Rail companies and their customers are lining up this week against the planned merger between Canadian National Railway Co. and Burlington Northern Santa Fe Corp., a union that would create the largest rail company in North America.
"The mere existence of this proposal at this time places the future of the American rail industry in serious jeopardy," said Rob Gould, spokesman for Richmond-based CSX Corp., a competing rail company embroiled in its own problems as a result of a recent merger.
"It is coming arguably at the worst possible time, given the extremely unstable state of the industry," he added.
The national Surface Transportation Board, the federal agency that must approve the merger, is holding four days of hearings starting today to discuss the plan and the impact of steady consolidation in the rail industry.
One board official said the agency has not received a formal merger announcement from the two companies, so the official combination is at least a year away. Scores of industry leaders testifying this week will be looking for signs that the government may take steps toward regulating the industry, which has been struggling with disgruntled customers and sagging stocks after recent mergers.
Burlington Northern of Fort Worth, Texas, and Canadian National of Montreal announced their $6 billion merger in December. If approved by U.S. and Canadian regulators, the combination would create the largest rail system in North America with $12.5 billion in revenue.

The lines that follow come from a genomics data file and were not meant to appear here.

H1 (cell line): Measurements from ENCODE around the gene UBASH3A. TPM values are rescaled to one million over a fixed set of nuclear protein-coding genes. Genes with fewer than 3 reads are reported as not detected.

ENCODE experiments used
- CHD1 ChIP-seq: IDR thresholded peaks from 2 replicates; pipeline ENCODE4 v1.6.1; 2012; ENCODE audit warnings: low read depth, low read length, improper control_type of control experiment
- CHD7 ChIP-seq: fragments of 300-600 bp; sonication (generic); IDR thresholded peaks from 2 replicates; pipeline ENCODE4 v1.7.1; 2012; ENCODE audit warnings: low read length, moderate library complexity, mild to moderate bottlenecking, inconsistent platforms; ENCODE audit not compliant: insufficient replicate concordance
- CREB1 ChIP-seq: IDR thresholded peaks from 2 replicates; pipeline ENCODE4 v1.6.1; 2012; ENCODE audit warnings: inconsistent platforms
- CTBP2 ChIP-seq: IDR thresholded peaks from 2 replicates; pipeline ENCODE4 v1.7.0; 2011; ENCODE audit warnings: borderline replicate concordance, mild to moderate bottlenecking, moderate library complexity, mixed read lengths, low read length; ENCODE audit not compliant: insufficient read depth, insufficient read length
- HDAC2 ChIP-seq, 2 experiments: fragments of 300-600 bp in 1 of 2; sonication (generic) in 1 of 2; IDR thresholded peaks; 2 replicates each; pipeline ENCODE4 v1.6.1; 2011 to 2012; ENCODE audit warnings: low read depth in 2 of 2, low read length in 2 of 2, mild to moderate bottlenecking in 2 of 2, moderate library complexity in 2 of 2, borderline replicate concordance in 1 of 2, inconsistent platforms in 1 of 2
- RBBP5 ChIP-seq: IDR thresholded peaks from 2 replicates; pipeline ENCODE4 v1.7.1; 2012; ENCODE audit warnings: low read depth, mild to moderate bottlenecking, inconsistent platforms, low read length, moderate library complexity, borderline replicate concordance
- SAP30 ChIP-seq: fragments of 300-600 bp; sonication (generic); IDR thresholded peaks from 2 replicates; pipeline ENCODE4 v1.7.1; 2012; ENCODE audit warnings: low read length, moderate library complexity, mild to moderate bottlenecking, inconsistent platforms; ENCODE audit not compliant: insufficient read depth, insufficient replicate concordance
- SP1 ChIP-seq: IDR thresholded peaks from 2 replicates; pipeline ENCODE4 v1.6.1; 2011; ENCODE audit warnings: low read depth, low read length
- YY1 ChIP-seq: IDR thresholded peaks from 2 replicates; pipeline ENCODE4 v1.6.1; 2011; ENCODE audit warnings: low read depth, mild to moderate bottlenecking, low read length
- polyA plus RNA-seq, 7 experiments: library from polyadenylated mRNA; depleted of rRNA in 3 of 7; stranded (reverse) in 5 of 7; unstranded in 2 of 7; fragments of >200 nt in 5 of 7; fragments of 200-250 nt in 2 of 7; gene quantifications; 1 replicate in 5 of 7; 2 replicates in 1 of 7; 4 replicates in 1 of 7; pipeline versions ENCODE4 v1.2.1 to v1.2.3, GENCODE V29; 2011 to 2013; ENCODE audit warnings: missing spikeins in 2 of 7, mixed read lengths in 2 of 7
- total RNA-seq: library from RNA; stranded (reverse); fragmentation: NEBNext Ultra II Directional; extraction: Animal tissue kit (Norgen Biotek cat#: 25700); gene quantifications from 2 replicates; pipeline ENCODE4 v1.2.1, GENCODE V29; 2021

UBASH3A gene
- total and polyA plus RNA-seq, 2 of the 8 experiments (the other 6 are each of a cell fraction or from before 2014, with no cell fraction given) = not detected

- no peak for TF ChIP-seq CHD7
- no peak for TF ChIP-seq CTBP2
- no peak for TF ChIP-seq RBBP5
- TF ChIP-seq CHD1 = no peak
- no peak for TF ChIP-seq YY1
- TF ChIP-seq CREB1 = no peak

The combined company, to be called North American Railways, would have 50,000 miles of track running from Halifax, Nova Scotia, to Los Angeles and from Vancouver, British Columbia, to the Gulf of Mexico.
Major companies that depend on railroads to help deliver their products - from coal for electricity to automobiles - complain that the steady consolidation of the rail industry is costing them money because of delays and infrastructure problems.
While combining companies often insist that their merger will result in better service and lower rates, United Parcel Service has found the opposite to be true. Atlanta-based UPS, the largest corporate customer of rail service, last summer shifted nearly half of its rail shipment to trucks because of massive delays on the CSX-Norfolk Southern rails, said company spokesman Tad Segal.
Similar problems plagued Union Pacific's acquisition of Southern Pacific Rail Corp. three years ago, which left service tangled throughout the Southwest for more than a year. …